4). Scriptural baptism is “into the name of Christ.” Everyone who is baptized, is baptized into some name. One doesn’t have the right to the “name of Christ” until and unless one has been Scripturally baptized I contend, based upon Paul’s writing in (1 Corinthians 1:10-13; 3:1-6), that “in the name of” also means “by that one’s authority,” but in reading the context where Paul condemned the wearing of names other than that of the one by whose authority they had been baptized, Paul asked the Corinthians, “...were you baptized in the name of Paul?” (v-13b) for some were wearing Paul’s name. He was thankful that he had not personally baptized many of them “less anyone should say that I had baptized in my own name” (v-15).

To prove my point above, let us set up a scenario. Let’s say a group of churches decided to engage in a mass meeting and each preacher who preaches, preaches the gospel making believers. Let’s suppose that several people come forward at the invitation what would these folks be called at this point? According to Protestants they would all be saved by “faith alone,” and so if they were correct, each of those who “came forward” according to their own doctrinal position would be “Christians.” If the preachers present happen to be A. Methodist. B. Presbyterian. C. Lutheran. Guess what? None of these folks would be members of denomination A. B. or C, nor would they wear their name. Now they divide the “spoils” of their joint meeting. Mr. A. goes through a ritual called baptism by his denomination and guess what? Now his “convert” becomes a Methodist. Mr. B. goes through his ritual and his “convert” becomes a Presbyterian. The same with Mr. C. his “convert” becomes a Lutheran. See, folks are “baptized into some name.” The only name into which one may be scripturally baptized is into the name of Christ. When this is done, one takes the name of Christ or “Christian” just as God has said would happen (Isaiah 56:5; 62:2; Acts 11:26; 1 Peter 4:16; Acts 26:28; 1 Cor. 1:10-12; Acts 4:10-12). Then folks are indeed united in the one body just as the Bible teaches folks must be to please the Lord (1 Cor. 12:12-20; Ephesians 2:13-17; 4:1-6; 5:22-33).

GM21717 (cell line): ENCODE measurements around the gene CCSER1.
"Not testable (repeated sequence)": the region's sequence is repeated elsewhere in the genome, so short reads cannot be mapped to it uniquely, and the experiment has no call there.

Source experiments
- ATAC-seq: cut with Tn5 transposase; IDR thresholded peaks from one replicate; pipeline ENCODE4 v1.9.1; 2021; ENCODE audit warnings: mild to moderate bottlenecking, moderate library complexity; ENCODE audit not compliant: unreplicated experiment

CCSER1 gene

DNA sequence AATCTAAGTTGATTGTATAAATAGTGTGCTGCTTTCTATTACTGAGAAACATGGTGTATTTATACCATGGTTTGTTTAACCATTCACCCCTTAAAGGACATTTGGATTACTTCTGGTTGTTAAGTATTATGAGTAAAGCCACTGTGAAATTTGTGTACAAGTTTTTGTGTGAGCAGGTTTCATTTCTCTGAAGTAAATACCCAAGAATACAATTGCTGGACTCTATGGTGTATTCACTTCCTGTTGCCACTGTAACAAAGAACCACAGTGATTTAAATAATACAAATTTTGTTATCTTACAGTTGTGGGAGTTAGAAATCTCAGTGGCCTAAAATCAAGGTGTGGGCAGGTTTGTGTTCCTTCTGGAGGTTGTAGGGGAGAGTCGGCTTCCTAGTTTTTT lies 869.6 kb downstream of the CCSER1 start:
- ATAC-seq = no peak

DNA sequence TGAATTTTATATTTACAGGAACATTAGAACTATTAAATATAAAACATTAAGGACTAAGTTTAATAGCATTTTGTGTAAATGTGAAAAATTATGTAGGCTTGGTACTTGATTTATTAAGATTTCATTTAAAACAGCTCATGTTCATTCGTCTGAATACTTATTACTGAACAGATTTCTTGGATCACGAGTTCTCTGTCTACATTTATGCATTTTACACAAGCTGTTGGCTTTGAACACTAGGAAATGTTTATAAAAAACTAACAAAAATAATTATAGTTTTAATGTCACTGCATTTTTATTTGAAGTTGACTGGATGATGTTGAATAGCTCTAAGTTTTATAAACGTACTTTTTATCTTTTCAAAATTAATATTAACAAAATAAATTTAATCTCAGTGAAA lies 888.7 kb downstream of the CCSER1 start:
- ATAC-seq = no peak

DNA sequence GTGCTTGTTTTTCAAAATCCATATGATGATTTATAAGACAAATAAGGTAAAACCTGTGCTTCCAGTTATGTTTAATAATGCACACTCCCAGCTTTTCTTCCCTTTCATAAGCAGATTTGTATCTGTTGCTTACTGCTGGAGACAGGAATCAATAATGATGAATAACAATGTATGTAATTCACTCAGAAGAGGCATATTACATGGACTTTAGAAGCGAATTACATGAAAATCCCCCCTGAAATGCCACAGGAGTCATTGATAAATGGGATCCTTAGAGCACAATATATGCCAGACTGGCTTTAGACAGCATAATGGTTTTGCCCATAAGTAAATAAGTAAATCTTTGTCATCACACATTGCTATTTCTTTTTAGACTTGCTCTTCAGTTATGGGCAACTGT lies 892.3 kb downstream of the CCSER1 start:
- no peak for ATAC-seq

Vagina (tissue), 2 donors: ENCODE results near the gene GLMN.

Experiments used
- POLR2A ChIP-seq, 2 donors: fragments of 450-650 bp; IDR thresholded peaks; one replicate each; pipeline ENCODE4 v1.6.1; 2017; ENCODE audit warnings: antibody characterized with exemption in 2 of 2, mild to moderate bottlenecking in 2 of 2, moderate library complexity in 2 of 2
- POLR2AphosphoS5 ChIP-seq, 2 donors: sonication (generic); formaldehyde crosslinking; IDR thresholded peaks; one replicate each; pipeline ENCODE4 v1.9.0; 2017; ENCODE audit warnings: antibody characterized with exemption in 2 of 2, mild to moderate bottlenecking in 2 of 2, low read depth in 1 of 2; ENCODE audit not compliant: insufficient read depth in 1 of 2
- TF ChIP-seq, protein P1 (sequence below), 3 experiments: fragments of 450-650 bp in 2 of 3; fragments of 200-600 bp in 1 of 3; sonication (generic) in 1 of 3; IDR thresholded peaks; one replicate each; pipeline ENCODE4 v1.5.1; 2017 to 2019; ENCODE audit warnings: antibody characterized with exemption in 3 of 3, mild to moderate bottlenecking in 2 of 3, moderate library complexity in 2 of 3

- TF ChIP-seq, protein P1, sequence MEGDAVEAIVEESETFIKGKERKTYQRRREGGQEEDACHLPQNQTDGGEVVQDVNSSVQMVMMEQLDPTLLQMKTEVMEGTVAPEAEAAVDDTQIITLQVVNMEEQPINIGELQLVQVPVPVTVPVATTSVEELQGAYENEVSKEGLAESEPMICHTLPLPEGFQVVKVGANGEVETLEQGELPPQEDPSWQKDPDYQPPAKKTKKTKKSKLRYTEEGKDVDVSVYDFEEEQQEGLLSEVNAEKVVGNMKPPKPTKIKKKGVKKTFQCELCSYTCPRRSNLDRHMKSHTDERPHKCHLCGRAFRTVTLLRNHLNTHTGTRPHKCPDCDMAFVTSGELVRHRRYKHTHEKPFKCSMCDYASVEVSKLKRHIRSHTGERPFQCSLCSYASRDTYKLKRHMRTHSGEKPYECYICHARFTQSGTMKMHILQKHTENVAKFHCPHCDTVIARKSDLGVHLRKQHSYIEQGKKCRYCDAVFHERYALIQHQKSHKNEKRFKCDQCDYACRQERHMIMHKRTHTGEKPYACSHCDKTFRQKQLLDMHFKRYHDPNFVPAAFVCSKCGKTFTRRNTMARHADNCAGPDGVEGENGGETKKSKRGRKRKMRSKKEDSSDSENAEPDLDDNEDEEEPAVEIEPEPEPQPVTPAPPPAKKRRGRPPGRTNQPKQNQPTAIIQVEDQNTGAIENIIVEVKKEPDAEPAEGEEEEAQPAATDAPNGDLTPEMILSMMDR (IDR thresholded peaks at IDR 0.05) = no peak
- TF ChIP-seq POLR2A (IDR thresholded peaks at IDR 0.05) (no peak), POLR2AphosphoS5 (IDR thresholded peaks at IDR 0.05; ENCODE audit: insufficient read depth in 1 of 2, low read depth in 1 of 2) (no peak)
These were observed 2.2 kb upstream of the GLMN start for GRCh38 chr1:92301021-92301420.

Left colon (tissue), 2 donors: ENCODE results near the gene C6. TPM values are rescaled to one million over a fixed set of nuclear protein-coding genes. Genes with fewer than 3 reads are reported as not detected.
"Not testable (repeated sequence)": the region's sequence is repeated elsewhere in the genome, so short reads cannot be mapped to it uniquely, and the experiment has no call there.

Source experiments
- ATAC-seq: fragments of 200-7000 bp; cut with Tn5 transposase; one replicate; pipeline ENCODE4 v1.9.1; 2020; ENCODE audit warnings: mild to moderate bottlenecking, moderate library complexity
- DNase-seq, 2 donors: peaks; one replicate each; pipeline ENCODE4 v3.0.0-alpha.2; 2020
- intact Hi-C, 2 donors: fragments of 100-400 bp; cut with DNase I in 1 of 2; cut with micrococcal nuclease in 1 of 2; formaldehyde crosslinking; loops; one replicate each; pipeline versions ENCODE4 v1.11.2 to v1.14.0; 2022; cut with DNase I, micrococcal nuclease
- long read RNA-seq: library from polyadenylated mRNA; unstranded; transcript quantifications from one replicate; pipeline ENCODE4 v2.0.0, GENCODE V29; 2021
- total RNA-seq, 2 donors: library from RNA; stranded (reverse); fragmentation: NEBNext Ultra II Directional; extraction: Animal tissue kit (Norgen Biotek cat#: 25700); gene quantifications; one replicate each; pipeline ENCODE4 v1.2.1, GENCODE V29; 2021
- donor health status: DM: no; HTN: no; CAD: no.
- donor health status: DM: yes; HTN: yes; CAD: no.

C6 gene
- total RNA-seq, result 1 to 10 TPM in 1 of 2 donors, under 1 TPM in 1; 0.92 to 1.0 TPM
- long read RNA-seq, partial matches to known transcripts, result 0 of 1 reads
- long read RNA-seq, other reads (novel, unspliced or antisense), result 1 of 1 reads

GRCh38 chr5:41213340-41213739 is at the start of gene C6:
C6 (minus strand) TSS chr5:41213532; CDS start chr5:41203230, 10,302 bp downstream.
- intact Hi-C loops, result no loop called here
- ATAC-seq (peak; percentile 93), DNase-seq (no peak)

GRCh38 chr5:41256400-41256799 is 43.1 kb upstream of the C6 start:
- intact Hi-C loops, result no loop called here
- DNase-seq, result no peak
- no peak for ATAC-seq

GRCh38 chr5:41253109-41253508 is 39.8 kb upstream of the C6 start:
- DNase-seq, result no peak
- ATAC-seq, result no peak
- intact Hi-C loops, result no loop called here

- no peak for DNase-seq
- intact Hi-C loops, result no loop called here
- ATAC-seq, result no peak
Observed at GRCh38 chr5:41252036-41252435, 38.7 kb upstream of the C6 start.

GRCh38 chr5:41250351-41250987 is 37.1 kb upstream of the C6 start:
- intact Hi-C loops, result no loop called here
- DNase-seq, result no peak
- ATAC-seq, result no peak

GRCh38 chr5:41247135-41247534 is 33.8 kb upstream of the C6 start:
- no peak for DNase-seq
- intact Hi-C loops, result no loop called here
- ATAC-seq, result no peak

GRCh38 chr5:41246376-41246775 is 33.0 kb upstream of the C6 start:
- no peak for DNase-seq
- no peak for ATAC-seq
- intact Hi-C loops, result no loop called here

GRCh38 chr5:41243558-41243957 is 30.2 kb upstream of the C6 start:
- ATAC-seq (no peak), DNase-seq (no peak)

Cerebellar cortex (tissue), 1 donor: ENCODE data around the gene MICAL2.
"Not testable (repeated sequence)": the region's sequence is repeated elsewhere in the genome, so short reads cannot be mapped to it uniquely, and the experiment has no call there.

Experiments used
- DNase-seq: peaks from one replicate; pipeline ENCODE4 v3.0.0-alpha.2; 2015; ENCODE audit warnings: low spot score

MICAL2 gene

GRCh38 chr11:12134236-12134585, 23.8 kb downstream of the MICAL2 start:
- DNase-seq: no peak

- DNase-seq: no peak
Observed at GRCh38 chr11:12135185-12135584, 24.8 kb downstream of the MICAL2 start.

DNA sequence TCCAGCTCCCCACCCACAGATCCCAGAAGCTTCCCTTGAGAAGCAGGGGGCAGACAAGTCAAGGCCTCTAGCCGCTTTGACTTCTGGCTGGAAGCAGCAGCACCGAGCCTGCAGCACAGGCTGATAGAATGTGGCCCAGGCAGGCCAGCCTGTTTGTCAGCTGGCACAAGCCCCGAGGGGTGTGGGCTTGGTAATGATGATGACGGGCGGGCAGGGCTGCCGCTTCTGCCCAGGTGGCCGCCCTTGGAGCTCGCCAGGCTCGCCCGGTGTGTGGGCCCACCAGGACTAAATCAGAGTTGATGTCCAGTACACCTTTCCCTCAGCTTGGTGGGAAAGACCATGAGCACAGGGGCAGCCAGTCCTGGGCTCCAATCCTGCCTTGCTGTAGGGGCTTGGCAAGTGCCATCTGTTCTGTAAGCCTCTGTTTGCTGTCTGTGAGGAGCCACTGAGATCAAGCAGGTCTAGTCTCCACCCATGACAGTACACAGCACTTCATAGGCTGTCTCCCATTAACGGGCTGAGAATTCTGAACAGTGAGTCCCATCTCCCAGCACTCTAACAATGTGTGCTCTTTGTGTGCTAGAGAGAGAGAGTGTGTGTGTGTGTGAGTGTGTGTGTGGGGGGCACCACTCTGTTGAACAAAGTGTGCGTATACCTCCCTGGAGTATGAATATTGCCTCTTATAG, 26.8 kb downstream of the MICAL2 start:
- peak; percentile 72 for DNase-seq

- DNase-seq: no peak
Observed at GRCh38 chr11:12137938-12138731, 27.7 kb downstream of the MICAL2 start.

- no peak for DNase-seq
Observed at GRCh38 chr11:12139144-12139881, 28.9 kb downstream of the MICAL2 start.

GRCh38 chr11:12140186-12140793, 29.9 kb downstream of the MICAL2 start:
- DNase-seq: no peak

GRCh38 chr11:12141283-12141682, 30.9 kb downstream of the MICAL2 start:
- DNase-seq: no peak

Scriptural baptism stands between the alien sinner and the following blessings:

If you have yet to be “Scripturally baptized,” we urge you to get in touch with us and let us assist you in becoming a Christian, a member of the church that Jesus bled and died to bring into being. The church is a relationship not an organization. It is better viewed as an “organism” a living active organism, the “house of God” being made up of all of His children who have been “born again of the water and of the Spirit” just as Jesus told Nicodemus one must be to see or to enter into the kingdom (John 3:3-5).

Friends, life is too short and eternity is too long (endlessness) for any of us to take chances with our immortal souls. If you find that you have obeyed the gospel in times past, but you are not presently “walking in the light” and have lost fellowship with Christ, repent and return. (1 John 1:6-7, 9; Acts 8:22; Gal. 6:1-4).

By Kenneth E. Thomas